However, docudrama as a separate category belongs to the second half of the twentieth century. Louis de Rochemont, creator of The March of Time, became a producer at 20th Century Fox in 1943.[7] There he brought the newsreel aesthetic to films, producing a series of movies based upon real events using a realistic style that became known as semidocumentary.[8] The films (The House on 92nd Street, Boomerang, 13 Rue Madeleine) were imitated,[7] and the style soon became used even for completely-fictional stories, such as The Naked City.[9][10] Perhaps the most significant of the semidocumentary films was He Walked by Night (1948), based upon an actual case.[11][12] Jack Webb had a supporting role in the movie and struck up a friendship with the LAPD consultant, Sergeant Marty Wynn. The film and his relationship with Wynn inspired Webb to create Dragnet,[13] one of the most famous docudramas in history.

The particular portmanteau term "docudrama" was coined in 1957 by Philip C. Lewis (1904-1979), of Tenafly, New Jersey, a former vaudevillian and stage actor turned playwright and author,[14][15] in connection with a production he wrote, in response to the defeat of a local school-funding referendum, for the Tenafly Citizens' Education Council addressing "the development of education and its significance in American life."[16] Lewis trademarked the term "DocuDrama" in 1967 (expired, 1992) for a production company of the same name.[17]

The influence of New Journalism tended to create a license for authors to treat with literary techniques material that might in an earlier age have been approached in a purely journalistic way. Both Truman Capote and Norman Mailer were influenced by this movement, and Capote's In Cold Blood is arguably the most famous example of the genre.[18]

American television

Some docudrama examples for American television include Brian's Song (1971), and Roots (1977). Brian's Song is the biography of Brian Piccolo, a Chicago Bears football player who died at a young age after battling cancer. Roots depicts the life of a slave and his family.[1]

Examples

This list is ordered by release date.

Radio

Film

Television

See also

References

  1. ^ a b c d e "Docudrama". The Museums of Broadcast Communications. Archived from the original on 2012-08-12. Retrieved 28 June 2012.
  2. ^ Ogunleye, Foluke (2005). "Television Docudrama as Alternative Records of History". History in Africa. 32: 479–484. doi:10.1353/hia.2005.0019. ISSN 0361-5413. JSTOR 20065757. S2CID 162322739.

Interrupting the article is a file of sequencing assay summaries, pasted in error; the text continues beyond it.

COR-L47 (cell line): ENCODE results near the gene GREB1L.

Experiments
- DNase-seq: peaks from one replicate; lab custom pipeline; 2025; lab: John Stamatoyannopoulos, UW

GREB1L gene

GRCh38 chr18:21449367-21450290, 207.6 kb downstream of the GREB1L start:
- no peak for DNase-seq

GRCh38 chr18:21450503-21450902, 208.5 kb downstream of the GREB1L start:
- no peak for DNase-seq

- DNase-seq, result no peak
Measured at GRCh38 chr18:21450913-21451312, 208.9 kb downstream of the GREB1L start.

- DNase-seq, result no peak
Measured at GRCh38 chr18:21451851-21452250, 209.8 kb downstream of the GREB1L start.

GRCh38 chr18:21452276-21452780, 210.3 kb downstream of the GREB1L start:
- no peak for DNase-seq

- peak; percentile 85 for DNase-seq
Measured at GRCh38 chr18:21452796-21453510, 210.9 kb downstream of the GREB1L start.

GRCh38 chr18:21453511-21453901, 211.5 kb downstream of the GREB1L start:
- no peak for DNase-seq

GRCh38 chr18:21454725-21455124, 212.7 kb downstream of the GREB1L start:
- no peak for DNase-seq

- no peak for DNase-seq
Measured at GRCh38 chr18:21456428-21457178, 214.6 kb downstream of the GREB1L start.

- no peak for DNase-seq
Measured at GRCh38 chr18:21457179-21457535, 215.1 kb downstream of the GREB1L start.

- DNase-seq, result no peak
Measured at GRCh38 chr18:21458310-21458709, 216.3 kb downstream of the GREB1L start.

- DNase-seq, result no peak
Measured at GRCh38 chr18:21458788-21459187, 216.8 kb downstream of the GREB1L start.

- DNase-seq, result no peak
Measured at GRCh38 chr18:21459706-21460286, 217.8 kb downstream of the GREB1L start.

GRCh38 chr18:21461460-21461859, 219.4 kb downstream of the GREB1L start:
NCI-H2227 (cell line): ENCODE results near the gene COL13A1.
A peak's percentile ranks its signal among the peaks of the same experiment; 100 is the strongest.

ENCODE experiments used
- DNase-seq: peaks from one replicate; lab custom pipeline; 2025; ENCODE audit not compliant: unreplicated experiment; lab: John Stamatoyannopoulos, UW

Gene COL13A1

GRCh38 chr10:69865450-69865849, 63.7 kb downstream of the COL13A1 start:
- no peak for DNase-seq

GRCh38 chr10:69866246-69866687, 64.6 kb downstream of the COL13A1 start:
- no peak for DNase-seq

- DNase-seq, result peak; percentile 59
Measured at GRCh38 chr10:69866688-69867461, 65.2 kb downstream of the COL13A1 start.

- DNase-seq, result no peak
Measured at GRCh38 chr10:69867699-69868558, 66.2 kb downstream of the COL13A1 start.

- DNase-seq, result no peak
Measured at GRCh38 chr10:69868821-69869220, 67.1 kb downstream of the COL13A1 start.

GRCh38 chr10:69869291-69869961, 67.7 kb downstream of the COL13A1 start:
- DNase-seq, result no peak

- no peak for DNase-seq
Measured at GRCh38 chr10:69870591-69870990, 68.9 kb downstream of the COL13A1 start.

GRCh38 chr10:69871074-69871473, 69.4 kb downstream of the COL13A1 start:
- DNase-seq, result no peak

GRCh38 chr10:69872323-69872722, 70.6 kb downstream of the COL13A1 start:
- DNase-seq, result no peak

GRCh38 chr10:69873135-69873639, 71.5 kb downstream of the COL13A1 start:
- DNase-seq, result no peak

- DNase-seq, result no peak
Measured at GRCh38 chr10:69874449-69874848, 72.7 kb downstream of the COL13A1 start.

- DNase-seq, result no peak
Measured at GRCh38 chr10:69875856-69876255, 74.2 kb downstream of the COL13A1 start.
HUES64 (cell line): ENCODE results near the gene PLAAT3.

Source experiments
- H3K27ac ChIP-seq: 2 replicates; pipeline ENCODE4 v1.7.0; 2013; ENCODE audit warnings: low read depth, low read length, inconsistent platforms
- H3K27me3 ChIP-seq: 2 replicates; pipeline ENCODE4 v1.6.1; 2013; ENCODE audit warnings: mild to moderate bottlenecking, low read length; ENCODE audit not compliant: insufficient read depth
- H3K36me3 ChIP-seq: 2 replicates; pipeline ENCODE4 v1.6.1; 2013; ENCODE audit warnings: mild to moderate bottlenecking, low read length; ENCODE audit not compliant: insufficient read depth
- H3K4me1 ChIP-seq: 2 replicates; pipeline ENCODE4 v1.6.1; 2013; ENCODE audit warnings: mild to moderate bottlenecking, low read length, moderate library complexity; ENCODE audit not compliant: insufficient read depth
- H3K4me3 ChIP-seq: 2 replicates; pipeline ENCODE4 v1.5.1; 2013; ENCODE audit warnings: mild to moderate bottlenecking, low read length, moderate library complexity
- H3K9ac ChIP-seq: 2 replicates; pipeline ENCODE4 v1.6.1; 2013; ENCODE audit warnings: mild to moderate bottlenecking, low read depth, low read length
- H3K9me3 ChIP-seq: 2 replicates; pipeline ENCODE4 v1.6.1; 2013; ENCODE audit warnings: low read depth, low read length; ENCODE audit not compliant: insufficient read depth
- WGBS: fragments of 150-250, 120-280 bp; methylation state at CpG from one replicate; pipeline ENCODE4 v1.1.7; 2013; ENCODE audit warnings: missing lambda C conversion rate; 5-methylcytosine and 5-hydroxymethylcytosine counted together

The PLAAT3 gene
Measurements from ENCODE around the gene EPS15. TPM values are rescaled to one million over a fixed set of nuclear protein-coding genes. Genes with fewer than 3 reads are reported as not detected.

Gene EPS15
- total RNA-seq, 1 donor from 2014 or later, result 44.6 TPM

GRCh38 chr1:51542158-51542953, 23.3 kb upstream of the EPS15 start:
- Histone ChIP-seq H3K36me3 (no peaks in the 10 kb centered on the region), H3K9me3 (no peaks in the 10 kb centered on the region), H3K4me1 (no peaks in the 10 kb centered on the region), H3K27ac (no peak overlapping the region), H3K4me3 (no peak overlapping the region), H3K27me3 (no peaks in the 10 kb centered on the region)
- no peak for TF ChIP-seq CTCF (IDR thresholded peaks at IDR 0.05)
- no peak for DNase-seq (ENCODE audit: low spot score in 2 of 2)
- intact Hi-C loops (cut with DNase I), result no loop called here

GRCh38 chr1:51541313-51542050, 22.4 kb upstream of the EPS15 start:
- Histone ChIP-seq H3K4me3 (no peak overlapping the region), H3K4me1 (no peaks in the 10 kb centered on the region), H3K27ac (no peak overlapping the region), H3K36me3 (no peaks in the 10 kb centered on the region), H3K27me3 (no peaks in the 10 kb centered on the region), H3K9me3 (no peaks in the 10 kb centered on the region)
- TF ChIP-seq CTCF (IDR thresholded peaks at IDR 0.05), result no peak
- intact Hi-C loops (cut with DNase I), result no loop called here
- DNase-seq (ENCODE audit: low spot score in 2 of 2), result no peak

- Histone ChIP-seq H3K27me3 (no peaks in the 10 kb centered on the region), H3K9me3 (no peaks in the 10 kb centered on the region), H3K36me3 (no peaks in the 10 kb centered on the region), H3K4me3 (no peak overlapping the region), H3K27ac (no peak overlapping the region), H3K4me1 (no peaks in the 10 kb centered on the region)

3. ^ Hoffer & Nelson 1978, p. 21.
  4. ^ Rosenthal 1999, p. xv.
  5. ^ Lipkin 2011, pp. 1–2.
  6. ^ D'sa, Benicia (2005-01-01). "Social Studies in the Dark: Using Docudramas to Teach History". The Social Studies. 96 (1): 9–13. doi:10.3200/TSSS.96.1.9-13. ISSN 0037-7996. S2CID 144165650.
  7. ^ a b Aitken, Ian, ed. (2013). The Concise Routledge Encyclopedia of the Documentary Film. Routledge. pp. 767–768. ISBN 9781136512063.
  8. ^ Schauer, Bradley (2017). Escape Velocity: American Science Fiction Film, 1950–1982. Wesleyan University Press. p. 42. ISBN 9780819576606.
  9. ^ Krutnik, Frank; Neale, Steve; Neve, Brian; Stanfield, Peter, eds. (2007). "Un-American" Hollywood: Politics and Film in the Blacklist Era (Illustrated ed.). Rutgers University Press. p. 143. ISBN 9780813541983.
  10. ^ Spicer, Andrew (2018). Film Noir. Routledge. p. 57. ISBN 9781317875031.
  11. ^ Krutnik, Frank (2006). In a Lonely Street: Film Noir, Genre, Masculinity. Routledge. p. 206. ISBN 9781134973187.
  12. ^ Sanders, Steven; Skoble, Aeon J. (2021). The Philosophy of TV Noir. University Press of Kentucky. p. 55. ISBN 9780813181561.
  13. ^ Nickerson, Catherine Ross (2010). The Cambridge Companion to American Crime Fiction. Cambridge University Press. p. 102. ISBN 9780521136068.
  14. ^ "Philip C. Lewis, 75, dramatist, writer for various media". The Bergen Record. 5 September 1979. Retrieved 25 June 2022.
  15. ^ "Philip C. Lewis, Writer For Film, Radio and TV". New York Times. 6 September 1979. Retrieved 25 June 2022.
  16. ^ "docudrama (n.)". Online Etymology Dictionary. Douglas Harper. Retrieved 25 June 2022.
  17. ^ "DOCUDRAMA - Trademark Information". Trademark Elite. Retrieved 25 June 2022.
  18. ^ Siegle 1984, pp. 437–451.

Bibliography

Further reading

External links

This page was last edited on 16 September 2022, at 14:00